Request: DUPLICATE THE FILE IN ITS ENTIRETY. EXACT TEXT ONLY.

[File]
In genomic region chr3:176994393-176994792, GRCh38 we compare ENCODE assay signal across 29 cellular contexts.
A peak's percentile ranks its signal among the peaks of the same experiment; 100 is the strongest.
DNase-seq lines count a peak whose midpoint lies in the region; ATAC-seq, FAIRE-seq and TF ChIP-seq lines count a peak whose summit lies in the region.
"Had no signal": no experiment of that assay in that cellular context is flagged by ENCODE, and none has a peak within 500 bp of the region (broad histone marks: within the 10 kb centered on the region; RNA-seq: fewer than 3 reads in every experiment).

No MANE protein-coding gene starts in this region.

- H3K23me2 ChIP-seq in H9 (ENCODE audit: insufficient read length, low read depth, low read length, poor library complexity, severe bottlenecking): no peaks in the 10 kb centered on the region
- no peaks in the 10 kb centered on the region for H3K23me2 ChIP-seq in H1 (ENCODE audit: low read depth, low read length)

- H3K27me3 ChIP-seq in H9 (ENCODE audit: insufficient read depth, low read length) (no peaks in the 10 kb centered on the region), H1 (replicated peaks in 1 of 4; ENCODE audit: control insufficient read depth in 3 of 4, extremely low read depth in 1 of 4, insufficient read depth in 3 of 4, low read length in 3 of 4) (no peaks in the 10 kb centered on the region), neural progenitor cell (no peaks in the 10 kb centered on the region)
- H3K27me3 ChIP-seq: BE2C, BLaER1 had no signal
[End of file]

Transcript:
In genomic region chr3:176994393-176994792, GRCh38 we compare ENCODE assay signal across 29 cellular contexts.
A peak's percentile ranks its signal among the peaks of the same experiment; 100 is the strongest.
DNase-seq lines count a peak whose midpoint lies in the region; ATAC-seq, FAIRE-seq and TF ChIP-seq lines count a peak whose summit lies in the region.
"Had no signal": no experiment of that assay in that cellular context is flagged by ENCODE, and none has a peak within 500 bp of the region (broad histone marks: within the 10 kb centered on the region; RNA-seq: fewer than 3 reads in every experiment).

No MANE protein-coding gene starts in this region.

- H3K23me2 ChIP-seq in H9 (ENCODE audit: insufficient read length, low read depth, low read length, poor library complexity, severe bottlenecking): no peaks in the 10 kb centered on the region
- no peaks in the 10 kb centered on the region for H3K23me2 ChIP-seq in H1 (ENCODE audit: low read depth, low read length)

- H3K27me3 ChIP-seq in H9 (ENCODE audit: insufficient read depth, low read length) (no peaks in the 10 kb centered on the region), H1 (replicated peaks in 1 of 4; ENCODE audit: control insufficient read depth in 3 of 4, extremely low read depth in 1 of 4, insufficient read depth in 3 of 4, low read length in 3 of 4) (no peaks in the 10 kb centered on the region), neural progenitor cell (no peaks in the 10 kb centered on the region)
- H3K27me3 ChIP-seq: BE2C, BLaER1 had no signal